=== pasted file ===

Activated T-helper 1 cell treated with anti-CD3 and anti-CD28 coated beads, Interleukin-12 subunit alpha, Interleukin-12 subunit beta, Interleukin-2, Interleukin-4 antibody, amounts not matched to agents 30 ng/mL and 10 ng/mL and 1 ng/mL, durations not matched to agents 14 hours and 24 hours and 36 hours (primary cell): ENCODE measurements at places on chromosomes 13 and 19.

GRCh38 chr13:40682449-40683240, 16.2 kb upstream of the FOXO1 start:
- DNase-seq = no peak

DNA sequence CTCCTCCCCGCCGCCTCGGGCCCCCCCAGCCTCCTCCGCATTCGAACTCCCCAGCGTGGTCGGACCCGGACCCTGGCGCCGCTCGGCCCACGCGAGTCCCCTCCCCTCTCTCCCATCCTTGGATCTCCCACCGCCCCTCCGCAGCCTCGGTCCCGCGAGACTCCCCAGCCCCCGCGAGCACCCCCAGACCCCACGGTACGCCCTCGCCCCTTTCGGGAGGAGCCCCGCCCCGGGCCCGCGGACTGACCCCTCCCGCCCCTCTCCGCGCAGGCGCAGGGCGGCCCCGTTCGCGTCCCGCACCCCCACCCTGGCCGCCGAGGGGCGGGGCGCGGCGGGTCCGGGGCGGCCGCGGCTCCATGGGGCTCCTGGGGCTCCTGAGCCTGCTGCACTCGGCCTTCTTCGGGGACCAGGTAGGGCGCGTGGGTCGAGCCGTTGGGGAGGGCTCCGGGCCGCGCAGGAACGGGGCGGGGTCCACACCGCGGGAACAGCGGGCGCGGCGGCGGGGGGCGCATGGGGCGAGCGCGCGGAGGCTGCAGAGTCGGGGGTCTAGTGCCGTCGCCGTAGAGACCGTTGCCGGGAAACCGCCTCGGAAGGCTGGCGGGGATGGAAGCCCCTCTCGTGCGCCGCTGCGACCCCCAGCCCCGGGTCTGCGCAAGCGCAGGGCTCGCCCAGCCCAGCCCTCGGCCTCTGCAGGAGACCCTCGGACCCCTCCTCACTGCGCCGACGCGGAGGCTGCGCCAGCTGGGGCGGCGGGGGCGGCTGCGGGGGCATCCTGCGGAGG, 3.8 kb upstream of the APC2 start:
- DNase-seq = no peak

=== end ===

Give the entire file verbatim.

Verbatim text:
Activated T-helper 1 cell treated with anti-CD3 and anti-CD28 coated beads, Interleukin-12 subunit alpha, Interleukin-12 subunit beta, Interleukin-2, Interleukin-4 antibody, amounts not matched to agents 30 ng/mL and 10 ng/mL and 1 ng/mL, durations not matched to agents 14 hours and 24 hours and 36 hours (primary cell): ENCODE measurements at places on chromosomes 13 and 19.

GRCh38 chr13:40682449-40683240, 16.2 kb upstream of the FOXO1 start:
- DNase-seq = no peak

DNA sequence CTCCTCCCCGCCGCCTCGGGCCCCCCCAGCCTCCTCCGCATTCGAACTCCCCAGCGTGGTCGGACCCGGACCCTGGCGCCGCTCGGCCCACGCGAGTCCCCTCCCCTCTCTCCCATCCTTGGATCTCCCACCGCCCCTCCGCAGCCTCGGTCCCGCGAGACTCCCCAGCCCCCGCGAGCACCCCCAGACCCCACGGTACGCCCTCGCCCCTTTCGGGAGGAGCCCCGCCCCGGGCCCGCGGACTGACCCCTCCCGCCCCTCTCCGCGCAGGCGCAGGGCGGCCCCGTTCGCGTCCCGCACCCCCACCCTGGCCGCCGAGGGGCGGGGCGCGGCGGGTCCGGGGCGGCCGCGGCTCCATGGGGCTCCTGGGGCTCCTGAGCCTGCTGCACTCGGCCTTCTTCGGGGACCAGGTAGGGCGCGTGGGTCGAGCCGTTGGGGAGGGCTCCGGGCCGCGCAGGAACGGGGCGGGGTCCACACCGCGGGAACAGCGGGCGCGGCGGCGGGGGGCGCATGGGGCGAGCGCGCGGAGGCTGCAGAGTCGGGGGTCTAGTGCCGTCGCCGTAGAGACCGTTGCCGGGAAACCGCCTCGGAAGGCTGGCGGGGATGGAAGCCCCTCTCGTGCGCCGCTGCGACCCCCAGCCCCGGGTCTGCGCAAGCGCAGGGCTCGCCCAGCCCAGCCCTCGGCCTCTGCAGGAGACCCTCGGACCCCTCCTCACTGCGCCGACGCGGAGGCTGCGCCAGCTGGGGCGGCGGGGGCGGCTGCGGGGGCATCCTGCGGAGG, 3.8 kb upstream of the APC2 start:
- DNase-seq = no peak